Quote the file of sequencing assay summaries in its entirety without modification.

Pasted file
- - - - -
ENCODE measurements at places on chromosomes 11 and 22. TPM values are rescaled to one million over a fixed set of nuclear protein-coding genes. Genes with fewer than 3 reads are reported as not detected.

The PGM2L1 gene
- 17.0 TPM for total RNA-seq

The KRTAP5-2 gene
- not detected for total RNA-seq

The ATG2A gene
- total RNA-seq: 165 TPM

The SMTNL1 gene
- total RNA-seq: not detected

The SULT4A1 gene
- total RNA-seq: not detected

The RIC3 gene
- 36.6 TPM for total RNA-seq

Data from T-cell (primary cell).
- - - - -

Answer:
ENCODE measurements at places on chromosomes 11 and 22. TPM values are rescaled to one million over a fixed set of nuclear protein-coding genes. Genes with fewer than 3 reads are reported as not detected.

The PGM2L1 gene
- 17.0 TPM for total RNA-seq

The KRTAP5-2 gene
- not detected for total RNA-seq

The ATG2A gene
- total RNA-seq: 165 TPM

The SMTNL1 gene
- total RNA-seq: not detected

The SULT4A1 gene
- total RNA-seq: not detected

The RIC3 gene
- 36.6 TPM for total RNA-seq

Data from T-cell (primary cell).